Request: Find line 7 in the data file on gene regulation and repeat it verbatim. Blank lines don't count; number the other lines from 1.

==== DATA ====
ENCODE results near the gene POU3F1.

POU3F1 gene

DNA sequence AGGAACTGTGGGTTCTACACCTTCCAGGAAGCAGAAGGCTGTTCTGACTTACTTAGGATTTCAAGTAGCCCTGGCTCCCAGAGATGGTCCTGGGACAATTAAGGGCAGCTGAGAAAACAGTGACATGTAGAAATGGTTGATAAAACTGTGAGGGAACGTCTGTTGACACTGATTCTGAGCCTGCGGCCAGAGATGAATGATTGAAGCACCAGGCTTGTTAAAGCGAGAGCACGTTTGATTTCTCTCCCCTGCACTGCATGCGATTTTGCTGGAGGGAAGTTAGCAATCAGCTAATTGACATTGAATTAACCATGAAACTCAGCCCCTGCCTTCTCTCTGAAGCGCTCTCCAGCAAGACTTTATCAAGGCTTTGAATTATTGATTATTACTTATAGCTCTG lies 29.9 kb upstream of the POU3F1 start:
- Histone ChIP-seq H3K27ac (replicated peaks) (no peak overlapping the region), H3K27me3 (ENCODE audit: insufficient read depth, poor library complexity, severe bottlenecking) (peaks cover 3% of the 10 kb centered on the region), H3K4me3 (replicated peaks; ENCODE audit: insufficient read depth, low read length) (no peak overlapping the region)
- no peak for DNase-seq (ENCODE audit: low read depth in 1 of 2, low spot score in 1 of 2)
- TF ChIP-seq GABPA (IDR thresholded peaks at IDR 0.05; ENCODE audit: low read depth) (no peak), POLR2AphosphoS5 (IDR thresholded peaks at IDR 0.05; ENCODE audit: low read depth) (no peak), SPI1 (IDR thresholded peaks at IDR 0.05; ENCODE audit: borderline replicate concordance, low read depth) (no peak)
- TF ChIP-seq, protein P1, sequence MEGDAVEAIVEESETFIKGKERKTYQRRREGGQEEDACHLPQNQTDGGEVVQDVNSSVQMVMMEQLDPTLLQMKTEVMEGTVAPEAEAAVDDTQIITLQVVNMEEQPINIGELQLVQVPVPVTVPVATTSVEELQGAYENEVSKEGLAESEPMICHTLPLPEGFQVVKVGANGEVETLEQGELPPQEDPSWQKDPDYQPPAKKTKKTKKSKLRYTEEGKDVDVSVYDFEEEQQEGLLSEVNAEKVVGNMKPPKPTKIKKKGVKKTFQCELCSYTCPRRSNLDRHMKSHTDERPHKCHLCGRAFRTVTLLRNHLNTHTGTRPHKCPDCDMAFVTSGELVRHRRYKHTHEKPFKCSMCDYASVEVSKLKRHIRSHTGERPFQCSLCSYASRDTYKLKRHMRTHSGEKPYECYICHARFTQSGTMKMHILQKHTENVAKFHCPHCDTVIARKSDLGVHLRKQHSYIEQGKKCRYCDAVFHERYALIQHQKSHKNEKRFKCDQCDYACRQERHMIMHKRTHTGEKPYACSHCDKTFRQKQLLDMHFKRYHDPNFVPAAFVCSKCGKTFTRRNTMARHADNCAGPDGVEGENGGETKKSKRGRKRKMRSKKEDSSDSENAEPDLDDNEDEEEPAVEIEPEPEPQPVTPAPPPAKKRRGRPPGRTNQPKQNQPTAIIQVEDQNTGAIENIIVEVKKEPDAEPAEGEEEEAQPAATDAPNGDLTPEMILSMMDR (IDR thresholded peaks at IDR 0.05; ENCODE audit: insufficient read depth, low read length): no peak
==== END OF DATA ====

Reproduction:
- TF ChIP-seq, protein P1, sequence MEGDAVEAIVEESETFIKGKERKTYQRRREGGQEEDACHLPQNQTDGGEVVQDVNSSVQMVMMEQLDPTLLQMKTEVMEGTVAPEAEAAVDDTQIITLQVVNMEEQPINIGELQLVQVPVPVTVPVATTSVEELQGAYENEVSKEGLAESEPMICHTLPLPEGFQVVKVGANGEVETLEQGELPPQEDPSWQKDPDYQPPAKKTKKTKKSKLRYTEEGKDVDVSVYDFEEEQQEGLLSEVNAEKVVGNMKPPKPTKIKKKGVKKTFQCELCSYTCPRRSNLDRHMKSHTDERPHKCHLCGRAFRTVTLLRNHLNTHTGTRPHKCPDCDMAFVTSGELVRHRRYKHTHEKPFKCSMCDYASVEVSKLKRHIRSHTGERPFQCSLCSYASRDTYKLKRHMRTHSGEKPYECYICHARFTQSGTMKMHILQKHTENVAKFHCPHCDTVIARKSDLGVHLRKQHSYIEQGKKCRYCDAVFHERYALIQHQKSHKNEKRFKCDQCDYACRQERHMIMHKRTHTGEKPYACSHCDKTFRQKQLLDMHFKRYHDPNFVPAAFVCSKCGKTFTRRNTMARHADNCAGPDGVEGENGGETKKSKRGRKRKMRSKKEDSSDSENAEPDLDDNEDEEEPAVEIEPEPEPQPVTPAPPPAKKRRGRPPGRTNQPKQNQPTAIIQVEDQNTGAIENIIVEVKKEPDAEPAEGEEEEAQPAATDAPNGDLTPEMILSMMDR (IDR thresholded peaks at IDR 0.05; ENCODE audit: insufficient read depth, low read length): no peak